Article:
[erlang-questions] Dynamically access record fields

Mon Feb 11 01:26:56 CET 2013

> On 9 February 2013 23:57, Dmitry Kolesnikov <dmkolesnikov@REDACTED>
> wrote:

> Well yes there is.
> What I think Jeremy wants is to dynamically concatenate record names,

No, that's what he's been asking about, but there is some
useful work he is trying to do, and he needs a way to do that
which is, if possible, good performance and good engineering.

So far, we have
 - write accessor functions that provide precisely the access
   needed (fast, safe, maintainable)
 - use dictionaries (slow, dangerous, difficult to maintain)
 - pass funs (medium fast, safe, maintainable)
 - pass indices (fast, dangerous, medium maintainable)
amongst other possibilities.

> Isn't it a drawback?

Isn't the inability to compute field names a drawback?

Is it even good Erlang practice?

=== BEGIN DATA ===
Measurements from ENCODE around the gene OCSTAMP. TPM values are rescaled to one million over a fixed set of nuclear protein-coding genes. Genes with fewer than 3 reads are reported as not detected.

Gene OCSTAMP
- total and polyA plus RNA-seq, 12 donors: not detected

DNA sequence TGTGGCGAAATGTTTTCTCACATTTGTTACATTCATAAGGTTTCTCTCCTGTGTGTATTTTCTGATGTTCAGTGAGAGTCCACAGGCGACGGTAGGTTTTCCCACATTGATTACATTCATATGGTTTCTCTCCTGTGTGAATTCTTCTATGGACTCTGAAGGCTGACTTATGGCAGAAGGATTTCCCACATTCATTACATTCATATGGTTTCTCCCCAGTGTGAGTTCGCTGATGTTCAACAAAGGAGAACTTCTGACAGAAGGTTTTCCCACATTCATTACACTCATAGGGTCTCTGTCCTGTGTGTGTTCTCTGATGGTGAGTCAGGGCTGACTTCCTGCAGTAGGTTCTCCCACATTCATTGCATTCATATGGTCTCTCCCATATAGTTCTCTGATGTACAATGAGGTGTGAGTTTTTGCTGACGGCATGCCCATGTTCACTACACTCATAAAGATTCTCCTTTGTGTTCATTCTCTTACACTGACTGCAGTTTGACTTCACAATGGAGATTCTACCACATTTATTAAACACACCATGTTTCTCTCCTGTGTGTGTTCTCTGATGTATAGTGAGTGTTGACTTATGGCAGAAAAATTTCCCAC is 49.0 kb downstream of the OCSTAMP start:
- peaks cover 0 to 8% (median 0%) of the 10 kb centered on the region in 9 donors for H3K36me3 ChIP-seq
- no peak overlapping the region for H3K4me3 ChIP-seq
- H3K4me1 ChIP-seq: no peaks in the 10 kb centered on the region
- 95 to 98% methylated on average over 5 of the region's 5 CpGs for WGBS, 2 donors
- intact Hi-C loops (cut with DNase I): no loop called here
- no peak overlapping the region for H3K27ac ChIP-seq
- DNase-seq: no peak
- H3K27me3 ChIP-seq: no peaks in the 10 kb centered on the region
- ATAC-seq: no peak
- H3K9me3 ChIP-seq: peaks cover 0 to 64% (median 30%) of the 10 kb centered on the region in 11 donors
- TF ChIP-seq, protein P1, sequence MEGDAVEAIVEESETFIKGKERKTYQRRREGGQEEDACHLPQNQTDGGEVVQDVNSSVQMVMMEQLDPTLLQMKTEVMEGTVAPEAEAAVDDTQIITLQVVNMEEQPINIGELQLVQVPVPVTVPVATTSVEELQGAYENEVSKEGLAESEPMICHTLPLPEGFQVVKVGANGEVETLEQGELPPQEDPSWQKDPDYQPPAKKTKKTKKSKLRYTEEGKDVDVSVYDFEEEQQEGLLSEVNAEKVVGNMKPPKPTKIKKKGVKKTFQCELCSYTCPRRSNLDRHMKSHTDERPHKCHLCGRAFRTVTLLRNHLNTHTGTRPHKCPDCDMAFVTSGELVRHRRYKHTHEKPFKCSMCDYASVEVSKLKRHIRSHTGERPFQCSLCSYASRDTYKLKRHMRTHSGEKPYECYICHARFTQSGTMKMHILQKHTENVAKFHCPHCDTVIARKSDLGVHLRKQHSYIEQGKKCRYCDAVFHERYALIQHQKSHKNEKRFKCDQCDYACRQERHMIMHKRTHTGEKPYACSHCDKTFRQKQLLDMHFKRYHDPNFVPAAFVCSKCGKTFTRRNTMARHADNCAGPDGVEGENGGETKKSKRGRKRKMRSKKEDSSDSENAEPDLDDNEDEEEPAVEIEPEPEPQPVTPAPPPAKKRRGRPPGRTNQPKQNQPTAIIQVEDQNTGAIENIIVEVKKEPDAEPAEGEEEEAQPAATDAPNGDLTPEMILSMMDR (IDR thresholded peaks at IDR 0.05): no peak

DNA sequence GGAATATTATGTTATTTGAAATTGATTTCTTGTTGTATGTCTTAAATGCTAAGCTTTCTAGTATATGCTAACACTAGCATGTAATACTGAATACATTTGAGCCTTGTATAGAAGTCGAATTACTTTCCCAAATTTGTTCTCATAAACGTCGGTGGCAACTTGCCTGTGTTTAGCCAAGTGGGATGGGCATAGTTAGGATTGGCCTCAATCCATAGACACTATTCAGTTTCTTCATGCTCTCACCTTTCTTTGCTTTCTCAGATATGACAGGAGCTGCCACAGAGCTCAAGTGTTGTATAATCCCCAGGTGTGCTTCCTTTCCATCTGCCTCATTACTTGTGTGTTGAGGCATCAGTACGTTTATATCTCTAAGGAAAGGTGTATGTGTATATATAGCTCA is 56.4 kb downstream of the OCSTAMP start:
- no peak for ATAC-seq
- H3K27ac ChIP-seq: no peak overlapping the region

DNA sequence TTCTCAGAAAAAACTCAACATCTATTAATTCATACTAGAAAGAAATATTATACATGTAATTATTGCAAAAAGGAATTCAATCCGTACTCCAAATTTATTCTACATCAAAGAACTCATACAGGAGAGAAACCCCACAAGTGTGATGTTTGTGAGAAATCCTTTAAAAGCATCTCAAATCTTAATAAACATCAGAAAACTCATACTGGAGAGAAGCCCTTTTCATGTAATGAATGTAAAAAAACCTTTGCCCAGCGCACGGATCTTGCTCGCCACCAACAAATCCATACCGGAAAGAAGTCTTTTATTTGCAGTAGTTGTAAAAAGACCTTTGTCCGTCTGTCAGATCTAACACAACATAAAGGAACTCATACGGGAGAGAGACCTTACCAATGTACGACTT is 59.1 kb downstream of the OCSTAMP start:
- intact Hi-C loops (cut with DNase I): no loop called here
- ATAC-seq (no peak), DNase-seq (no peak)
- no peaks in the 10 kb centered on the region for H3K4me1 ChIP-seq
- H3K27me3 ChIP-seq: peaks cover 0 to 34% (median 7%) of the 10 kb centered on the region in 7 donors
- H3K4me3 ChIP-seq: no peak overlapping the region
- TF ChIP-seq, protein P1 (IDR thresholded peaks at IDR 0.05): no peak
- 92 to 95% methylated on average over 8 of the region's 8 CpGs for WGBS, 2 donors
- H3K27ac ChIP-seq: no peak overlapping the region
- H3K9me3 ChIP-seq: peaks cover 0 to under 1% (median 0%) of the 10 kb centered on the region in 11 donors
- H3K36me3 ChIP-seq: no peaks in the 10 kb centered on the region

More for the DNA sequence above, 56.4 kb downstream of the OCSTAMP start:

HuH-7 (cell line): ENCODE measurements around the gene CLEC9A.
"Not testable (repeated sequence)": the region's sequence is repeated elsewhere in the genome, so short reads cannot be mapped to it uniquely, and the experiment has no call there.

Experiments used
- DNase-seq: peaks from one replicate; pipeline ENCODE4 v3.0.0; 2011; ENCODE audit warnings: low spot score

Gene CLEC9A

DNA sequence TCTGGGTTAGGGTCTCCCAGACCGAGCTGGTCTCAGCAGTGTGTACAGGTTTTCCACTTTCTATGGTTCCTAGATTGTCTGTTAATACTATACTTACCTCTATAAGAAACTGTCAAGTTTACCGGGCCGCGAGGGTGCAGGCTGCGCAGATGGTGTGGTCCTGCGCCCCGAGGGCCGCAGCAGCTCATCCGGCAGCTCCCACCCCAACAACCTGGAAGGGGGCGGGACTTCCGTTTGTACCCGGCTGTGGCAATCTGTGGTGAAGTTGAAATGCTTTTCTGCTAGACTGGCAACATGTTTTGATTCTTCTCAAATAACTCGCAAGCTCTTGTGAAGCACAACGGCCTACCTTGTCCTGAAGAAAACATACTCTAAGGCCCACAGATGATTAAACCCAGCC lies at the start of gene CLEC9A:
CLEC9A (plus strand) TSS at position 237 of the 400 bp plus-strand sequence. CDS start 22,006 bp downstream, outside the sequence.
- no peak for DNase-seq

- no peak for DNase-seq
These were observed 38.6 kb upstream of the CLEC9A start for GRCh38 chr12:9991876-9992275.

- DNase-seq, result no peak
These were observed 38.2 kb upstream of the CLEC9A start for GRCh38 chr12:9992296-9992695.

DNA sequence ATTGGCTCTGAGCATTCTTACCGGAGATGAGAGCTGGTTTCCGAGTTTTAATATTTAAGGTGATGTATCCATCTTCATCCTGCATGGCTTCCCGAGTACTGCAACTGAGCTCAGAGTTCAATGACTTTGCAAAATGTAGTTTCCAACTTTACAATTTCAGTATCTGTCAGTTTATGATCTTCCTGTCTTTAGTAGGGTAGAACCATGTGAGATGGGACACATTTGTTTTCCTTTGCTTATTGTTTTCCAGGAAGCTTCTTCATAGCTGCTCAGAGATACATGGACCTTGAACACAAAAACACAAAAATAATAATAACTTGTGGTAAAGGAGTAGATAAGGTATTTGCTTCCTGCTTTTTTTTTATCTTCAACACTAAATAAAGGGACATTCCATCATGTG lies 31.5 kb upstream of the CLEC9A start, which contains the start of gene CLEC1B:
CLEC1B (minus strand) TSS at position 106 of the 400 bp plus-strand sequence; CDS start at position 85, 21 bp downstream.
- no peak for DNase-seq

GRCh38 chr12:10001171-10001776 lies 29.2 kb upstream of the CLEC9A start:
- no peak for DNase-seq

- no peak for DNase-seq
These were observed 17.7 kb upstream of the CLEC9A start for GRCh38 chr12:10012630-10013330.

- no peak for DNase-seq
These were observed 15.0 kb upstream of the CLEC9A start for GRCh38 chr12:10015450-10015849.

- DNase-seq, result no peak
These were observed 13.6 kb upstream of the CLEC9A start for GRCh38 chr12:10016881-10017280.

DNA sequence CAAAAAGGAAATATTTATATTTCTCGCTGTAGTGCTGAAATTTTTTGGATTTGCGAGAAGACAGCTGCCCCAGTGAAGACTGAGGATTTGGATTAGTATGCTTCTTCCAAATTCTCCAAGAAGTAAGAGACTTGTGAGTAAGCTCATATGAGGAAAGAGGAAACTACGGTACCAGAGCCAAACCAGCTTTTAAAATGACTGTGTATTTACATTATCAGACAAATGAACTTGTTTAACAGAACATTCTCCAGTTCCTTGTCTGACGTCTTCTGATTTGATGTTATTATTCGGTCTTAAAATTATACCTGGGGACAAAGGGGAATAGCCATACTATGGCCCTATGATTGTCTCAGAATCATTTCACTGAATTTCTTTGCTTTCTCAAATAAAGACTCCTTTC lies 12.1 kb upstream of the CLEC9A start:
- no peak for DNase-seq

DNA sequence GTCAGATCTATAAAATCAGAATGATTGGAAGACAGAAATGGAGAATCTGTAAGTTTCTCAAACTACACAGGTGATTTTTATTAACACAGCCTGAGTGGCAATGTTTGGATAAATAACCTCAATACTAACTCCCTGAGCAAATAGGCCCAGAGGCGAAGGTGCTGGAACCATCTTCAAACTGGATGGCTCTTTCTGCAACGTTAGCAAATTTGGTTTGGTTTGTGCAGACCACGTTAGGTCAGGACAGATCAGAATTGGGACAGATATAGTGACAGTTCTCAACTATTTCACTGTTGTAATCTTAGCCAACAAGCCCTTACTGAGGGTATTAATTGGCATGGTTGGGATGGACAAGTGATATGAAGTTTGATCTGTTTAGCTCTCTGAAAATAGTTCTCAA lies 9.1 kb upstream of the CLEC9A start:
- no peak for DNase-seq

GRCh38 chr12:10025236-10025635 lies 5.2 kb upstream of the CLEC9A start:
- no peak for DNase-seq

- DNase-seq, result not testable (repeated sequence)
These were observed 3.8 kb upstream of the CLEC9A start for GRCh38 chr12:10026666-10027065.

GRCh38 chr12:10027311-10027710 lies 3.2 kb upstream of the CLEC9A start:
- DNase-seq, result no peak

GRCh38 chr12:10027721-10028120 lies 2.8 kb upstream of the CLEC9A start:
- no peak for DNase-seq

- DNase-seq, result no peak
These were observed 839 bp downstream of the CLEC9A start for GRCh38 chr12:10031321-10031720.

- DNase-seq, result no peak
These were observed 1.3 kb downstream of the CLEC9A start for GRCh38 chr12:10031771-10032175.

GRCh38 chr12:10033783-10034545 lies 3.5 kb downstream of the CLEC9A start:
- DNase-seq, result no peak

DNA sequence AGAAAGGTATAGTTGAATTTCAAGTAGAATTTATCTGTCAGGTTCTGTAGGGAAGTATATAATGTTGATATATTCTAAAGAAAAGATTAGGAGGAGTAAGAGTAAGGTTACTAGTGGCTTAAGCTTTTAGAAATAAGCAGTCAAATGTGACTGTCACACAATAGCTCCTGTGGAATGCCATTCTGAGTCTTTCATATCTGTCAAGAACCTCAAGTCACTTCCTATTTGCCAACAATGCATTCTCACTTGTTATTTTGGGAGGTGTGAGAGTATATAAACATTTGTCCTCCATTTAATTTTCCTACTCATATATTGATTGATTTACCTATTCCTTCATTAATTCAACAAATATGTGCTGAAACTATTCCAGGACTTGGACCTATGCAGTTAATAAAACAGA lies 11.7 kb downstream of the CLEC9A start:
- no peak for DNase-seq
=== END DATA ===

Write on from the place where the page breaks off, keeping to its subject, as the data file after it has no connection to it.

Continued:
Would computing field names be good practice if doable?
> I don't want to troll. Is there an EEP about setting record names
> dynamically?

The EEPS site can be read by anybody.
Go over to www.erlang.org/eeps/
and look.

I don't see one, and I can promise you that there will never be
one from my keyboard.  I _have_ proposed frames, which _would_
allow dynamic field names:

    frame_has(Frame, Key) -> true | false
    frame_value(Frame, Key) -> term() | an error exit

Hmm.  I forgot to include setframe_value(Frame, Key, New_Value);
the effect is achievable via
but it could be implemented rather faster.

It's worth bearing in mind that updating records is expensive.
Each update builds a whole new record.  By looking at the BEAM
code generated for

bar(Old) ->
    Mid = Old#foo{bar=1},
    New = Mid#foo{ugh=2},

you will see that the compiler isn't very smart:  Mid has
only one use, so the definitions of Mid and New could be
fused into a single update, but they are not.  (The test
that Old is a foo cannot move, but the allocation and
rebinding steps could have moved.)

To do anything that would make it easier to update a single
field would be to encourage inefficient programming.

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